At home, I take my Riluzole at 6am and 6 pm. It works for me. In hospital, drugs were administered at 8am and 10pmish. On the Sunday evening, I was incredibly tired. My cramps had flared up, again with a vengeance; looking and speaking and even breathing were such an effort and Jeanie didn't help. I asked the pharmacist if she could dispense my medication earlier, so that I could sleep before the painful, overhead, fluorescent lights were switched on. She agreed to try to get to me for 9pm. At 10.45 the assistant pharmacist shone a torch into my face and woke me. I was in agony. I couldn't move my head out of the way and the light was piercing at the back of my eyes. I shouted, loudly and inconsiderately and called her a troll. She maintained the light, told me that she had to look in a cabinet by the side of my bed, for my medication, asking, 'would you like me to give you the wrong tablets, so that you'd die and I'd get sacked?' There's really, no response!
On Monday morning, the doctor did his rounds. I was going home. I came in, with photosensitivity. My photosensitivity was pretty much, gone. I missed B, like mad. I could transfer from chair to standing with minimal assistance and could stand with something to lean on. The cramps were back but I was not taking the Baclofen, so what, did I expect. The doctor told me that he would recommend another option to my GP. I came home. I was very tired but B and I were glad to be reunited and spent a couple of hours of quality catch-up time. She told me the plot lines of every TV programme I had missed, including the ones that I don't watch, anyway, honest. Ooh Bobby Davro is due to join the Eastenders cast!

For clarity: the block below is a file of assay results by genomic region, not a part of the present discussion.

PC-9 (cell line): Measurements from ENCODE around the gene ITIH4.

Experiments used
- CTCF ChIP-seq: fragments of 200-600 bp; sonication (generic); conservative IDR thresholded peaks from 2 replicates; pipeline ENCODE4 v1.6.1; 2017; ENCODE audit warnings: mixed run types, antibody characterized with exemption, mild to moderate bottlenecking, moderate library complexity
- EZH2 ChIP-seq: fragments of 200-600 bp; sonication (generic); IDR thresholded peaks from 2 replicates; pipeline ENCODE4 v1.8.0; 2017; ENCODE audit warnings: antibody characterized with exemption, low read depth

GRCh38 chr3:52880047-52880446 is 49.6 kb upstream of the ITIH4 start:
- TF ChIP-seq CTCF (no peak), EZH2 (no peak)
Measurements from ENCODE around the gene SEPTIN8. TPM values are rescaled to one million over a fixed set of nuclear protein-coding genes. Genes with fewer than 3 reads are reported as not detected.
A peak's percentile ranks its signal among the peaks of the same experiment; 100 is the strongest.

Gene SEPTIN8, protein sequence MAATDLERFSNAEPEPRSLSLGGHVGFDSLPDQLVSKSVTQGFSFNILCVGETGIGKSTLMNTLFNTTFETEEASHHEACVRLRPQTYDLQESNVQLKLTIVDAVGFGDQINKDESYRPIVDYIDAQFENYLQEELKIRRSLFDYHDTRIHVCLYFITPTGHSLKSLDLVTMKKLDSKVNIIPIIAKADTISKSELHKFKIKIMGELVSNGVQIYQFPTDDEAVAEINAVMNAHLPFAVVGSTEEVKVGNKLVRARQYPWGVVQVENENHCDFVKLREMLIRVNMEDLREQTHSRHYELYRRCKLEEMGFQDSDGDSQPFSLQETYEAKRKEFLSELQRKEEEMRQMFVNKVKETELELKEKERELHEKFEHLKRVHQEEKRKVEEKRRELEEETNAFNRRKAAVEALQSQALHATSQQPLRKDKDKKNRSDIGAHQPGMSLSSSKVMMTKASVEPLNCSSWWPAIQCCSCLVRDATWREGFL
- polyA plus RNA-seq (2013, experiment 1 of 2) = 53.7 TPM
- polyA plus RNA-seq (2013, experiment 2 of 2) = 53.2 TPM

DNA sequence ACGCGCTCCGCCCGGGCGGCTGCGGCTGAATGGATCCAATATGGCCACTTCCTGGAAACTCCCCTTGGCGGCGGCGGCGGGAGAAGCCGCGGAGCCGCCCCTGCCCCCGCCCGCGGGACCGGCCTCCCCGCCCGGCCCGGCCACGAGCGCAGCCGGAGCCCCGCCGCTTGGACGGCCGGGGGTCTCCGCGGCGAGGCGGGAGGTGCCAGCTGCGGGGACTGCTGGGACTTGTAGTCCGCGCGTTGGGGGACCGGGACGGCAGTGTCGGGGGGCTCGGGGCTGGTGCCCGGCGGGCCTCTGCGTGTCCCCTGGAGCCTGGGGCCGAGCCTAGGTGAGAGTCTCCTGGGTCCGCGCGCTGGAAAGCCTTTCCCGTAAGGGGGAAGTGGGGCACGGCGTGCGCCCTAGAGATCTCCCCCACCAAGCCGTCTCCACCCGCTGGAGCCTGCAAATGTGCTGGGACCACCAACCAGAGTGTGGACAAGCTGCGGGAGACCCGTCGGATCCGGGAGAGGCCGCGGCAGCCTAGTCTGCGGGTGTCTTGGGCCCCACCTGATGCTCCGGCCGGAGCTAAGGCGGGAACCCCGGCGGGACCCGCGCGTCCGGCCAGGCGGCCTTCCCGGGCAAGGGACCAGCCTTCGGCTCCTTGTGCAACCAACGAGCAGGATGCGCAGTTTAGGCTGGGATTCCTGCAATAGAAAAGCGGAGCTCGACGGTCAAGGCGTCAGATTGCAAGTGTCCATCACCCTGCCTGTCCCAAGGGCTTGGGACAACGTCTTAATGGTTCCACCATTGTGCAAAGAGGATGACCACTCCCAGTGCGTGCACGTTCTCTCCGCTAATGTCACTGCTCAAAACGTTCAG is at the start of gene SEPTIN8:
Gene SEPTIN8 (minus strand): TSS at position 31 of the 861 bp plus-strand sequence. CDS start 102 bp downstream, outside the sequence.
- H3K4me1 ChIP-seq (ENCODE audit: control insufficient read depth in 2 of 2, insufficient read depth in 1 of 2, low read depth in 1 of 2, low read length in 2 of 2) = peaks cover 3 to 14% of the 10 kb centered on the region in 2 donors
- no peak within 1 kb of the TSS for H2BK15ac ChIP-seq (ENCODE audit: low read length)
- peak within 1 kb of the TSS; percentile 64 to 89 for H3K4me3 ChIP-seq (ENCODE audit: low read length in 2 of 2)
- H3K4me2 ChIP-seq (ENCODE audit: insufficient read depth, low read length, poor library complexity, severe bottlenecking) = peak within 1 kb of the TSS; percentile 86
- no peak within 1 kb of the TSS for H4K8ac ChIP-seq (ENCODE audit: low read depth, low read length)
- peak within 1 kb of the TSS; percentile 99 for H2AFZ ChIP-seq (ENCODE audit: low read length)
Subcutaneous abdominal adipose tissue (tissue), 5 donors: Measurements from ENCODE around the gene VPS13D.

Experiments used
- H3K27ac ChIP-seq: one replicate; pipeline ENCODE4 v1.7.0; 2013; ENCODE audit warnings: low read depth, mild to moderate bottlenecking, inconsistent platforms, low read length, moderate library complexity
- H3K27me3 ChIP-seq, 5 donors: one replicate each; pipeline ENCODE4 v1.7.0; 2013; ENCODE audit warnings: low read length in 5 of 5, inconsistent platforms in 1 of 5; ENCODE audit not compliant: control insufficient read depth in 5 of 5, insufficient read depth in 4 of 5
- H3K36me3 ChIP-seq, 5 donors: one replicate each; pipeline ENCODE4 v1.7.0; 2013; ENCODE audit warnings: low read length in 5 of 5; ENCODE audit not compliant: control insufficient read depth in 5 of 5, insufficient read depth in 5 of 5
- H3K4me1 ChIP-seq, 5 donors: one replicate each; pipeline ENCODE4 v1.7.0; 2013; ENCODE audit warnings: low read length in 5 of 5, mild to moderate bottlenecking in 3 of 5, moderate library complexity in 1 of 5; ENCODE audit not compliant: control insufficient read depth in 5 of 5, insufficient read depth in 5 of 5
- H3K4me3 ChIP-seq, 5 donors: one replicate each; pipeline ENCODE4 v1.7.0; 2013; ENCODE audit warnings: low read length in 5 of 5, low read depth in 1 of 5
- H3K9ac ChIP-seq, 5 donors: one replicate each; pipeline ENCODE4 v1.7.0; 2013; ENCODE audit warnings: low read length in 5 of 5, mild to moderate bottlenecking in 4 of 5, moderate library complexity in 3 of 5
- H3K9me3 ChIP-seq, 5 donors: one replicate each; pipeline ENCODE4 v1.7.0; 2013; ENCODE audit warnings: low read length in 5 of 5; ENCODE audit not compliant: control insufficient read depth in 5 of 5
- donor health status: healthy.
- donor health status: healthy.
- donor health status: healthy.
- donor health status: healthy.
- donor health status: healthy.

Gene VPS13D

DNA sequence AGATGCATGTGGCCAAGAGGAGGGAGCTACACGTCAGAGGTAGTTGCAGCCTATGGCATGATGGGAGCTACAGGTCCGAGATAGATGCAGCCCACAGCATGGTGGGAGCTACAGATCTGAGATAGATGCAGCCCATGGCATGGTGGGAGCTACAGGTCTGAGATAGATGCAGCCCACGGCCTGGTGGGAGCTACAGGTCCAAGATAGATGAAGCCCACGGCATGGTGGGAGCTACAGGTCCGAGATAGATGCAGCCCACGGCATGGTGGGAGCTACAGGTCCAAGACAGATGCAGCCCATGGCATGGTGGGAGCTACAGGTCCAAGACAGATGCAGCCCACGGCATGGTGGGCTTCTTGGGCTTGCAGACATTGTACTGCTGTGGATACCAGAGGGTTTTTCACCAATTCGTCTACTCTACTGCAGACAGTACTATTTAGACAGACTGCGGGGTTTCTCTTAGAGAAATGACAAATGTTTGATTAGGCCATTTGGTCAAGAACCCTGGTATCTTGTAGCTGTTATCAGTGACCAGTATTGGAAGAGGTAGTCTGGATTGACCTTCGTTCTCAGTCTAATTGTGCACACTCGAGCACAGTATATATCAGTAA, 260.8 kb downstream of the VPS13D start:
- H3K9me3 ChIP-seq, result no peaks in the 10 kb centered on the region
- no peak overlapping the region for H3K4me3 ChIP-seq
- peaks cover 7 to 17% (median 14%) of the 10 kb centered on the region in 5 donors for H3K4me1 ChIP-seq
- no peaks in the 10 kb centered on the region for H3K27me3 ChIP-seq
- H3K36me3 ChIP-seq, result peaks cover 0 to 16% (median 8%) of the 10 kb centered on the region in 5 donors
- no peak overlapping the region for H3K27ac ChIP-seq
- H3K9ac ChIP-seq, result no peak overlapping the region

My skin had started itching, and B began to remonstrate, with me, that I was twitching and scratching. The urge increased and I became dehydrated and tetchy. We decided to go to bed. The itching was unbearable. I tried to resist pulling at my face and ripping my eyes and if I gave in briefly, the sensation was increased 100 fold. I found myself muttering incomprehensibly. My brain was racing in a seeming non-sequitur. The only way that I could control it was by reciting, slowly and silently. I repeated everything that I have ever learned by rote. Poems, opening lines of books and plays, famous soliloquies, lyrics, ditties, the first 3 chapters of Virgil's Aeneid II! I have to laugh. There I was, trying to maintain my sanity, by doing the best impression of a candidate for Bedlam that I have ever seen. Sweating and desperately clawing at the sheets, I reigned myself in, slowly, concentrating on the gnawing ache in my stomach. I tried to reach the toilet, crawling across cool tiles and the previously vilified, laminate, of my predecessors, on my stomach.
By morning, I had made it back to the sofa. With help, I got dressed and had an inadequate and cursory wash. B and I went to the Cinema, where no one could see me shake. I felt as if my head was going to explode. It was pretty much the same routine, last night. I was rude to a girl from work, who phoned to see, how I was coping. It has taken all my strength and will power to be bright and pleasant to B without anyone else. Today, it's still bad, but noticeably more bearable. B has gone to play with her friend, in the village, until tea-time. I have a throbbing head and a burning sensation in my chest. My mobility is still worse than before but better than yesterday. The itching and shaking is still quite bad but I'm not so angry.
I'm sorry to those who thought I was ignoring them. Give me a few days' grace. I look forward to getting back on top of things.